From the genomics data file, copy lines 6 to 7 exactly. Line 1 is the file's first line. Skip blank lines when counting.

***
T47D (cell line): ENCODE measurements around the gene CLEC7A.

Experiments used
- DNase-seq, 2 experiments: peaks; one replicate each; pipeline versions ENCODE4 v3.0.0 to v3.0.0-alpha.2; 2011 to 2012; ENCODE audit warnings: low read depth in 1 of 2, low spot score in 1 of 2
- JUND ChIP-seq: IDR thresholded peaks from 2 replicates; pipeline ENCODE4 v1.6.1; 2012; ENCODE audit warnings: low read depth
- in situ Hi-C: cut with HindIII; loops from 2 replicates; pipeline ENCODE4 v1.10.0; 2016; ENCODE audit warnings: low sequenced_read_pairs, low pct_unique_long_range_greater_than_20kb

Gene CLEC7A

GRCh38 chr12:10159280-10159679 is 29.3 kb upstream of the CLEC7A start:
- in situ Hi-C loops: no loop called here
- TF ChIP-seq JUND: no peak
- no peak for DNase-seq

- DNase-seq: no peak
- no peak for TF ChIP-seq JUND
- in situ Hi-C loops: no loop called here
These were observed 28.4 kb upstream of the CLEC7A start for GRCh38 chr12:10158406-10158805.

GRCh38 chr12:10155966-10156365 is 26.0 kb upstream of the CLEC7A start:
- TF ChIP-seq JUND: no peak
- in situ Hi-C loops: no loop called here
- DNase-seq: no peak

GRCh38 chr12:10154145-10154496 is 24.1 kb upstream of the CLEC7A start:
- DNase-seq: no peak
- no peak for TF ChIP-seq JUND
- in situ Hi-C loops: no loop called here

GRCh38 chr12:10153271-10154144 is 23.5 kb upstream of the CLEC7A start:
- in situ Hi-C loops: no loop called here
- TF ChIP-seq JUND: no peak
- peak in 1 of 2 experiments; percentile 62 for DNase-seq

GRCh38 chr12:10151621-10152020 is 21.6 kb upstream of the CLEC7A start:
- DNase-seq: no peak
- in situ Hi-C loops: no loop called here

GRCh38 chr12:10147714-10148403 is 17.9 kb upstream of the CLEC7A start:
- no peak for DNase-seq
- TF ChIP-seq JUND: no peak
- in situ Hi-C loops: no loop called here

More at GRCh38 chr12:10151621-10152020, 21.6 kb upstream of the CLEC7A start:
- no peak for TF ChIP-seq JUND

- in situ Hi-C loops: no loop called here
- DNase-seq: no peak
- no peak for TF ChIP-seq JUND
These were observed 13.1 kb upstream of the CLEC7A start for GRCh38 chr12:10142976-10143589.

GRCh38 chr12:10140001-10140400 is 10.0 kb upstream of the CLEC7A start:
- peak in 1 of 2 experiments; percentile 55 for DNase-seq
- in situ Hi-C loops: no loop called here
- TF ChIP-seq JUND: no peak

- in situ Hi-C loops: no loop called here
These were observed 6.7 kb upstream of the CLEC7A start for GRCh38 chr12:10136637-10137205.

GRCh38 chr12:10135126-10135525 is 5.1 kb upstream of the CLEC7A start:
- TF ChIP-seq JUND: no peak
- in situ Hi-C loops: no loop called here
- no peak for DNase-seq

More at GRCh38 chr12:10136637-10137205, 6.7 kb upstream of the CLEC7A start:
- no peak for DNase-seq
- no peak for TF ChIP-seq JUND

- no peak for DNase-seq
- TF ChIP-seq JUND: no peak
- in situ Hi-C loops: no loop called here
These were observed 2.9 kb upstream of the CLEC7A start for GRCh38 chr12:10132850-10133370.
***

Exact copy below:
Gene CLEC7A

GRCh38 chr12:10159280-10159679 is 29.3 kb upstream of the CLEC7A start: